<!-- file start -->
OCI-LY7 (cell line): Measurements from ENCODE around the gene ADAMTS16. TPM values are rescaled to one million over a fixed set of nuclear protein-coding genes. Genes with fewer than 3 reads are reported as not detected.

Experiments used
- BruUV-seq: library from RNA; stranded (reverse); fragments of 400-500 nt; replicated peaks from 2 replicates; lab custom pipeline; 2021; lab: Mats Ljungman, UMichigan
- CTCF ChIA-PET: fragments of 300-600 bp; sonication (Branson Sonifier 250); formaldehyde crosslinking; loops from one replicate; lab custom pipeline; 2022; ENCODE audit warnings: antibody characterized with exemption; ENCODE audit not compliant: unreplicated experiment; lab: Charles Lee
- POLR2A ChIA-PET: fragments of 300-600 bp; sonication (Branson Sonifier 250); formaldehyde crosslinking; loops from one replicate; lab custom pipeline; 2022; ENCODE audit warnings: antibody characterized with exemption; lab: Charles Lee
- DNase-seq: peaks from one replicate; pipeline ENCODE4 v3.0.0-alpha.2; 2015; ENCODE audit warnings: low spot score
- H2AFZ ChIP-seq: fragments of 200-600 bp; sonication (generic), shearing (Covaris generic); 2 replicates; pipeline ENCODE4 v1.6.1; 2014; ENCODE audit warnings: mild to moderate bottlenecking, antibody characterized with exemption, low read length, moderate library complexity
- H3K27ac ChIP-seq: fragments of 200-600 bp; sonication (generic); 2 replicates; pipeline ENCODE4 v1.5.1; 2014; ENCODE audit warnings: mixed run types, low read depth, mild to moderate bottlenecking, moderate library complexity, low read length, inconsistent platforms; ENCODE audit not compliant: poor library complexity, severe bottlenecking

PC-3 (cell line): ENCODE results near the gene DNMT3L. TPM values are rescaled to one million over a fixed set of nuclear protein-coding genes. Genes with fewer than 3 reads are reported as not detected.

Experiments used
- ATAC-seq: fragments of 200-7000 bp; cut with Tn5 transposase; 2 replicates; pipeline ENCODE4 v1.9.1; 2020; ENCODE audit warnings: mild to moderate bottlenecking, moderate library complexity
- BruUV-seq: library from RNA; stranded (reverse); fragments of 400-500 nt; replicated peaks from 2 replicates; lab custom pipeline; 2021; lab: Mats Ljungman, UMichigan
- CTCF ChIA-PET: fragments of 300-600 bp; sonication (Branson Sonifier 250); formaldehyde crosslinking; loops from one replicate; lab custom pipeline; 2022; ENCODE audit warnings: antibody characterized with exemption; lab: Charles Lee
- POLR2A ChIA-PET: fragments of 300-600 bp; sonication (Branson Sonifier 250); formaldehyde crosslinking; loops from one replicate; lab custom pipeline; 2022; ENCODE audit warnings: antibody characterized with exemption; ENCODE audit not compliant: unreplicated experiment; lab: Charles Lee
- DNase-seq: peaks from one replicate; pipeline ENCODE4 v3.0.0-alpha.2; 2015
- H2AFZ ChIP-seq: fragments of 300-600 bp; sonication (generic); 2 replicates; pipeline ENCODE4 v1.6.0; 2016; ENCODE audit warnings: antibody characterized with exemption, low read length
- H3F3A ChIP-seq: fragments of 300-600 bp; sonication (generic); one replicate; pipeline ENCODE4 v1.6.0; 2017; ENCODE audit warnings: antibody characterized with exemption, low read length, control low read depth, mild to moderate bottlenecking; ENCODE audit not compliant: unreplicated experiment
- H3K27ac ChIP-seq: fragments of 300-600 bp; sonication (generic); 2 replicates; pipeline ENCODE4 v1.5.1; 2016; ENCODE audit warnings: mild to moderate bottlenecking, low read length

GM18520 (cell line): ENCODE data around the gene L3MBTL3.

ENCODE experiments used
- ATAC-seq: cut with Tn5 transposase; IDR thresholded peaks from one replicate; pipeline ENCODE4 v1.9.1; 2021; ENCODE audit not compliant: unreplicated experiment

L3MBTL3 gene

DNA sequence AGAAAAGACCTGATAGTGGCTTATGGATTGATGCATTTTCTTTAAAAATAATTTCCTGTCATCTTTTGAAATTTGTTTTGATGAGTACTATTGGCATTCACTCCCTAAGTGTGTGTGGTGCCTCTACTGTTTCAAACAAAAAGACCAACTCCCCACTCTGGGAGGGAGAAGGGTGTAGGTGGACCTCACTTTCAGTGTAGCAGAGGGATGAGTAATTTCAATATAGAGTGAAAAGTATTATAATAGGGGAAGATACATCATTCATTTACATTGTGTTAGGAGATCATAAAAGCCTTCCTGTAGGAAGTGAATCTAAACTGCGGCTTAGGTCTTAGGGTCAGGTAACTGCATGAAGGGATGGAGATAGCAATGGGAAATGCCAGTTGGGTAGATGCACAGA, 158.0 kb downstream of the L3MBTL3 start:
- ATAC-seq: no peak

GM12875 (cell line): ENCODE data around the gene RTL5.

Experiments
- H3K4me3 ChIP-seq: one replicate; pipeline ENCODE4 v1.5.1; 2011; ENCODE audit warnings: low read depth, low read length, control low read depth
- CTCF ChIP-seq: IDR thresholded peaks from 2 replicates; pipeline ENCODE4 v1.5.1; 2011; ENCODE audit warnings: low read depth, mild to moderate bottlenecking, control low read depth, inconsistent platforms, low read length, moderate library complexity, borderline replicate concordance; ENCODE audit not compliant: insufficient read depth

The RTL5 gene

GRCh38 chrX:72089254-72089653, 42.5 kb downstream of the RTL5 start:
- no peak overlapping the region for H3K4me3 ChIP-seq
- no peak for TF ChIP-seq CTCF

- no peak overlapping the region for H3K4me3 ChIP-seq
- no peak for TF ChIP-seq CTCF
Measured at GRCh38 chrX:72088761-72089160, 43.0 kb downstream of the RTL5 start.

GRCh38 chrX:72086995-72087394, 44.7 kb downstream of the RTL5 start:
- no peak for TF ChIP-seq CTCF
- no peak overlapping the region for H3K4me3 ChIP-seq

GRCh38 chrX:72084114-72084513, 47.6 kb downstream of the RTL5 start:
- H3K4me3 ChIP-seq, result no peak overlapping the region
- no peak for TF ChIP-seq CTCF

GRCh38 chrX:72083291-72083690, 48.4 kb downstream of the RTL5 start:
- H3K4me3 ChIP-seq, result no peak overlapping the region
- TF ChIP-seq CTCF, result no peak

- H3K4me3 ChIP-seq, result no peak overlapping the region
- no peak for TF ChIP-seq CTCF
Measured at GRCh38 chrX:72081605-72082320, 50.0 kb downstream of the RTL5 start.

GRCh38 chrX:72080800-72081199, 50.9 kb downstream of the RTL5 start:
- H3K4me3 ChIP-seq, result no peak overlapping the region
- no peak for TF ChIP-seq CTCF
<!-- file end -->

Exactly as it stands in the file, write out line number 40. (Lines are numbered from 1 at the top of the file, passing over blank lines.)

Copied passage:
- H3K4me3 ChIP-seq, result no peak overlapping the region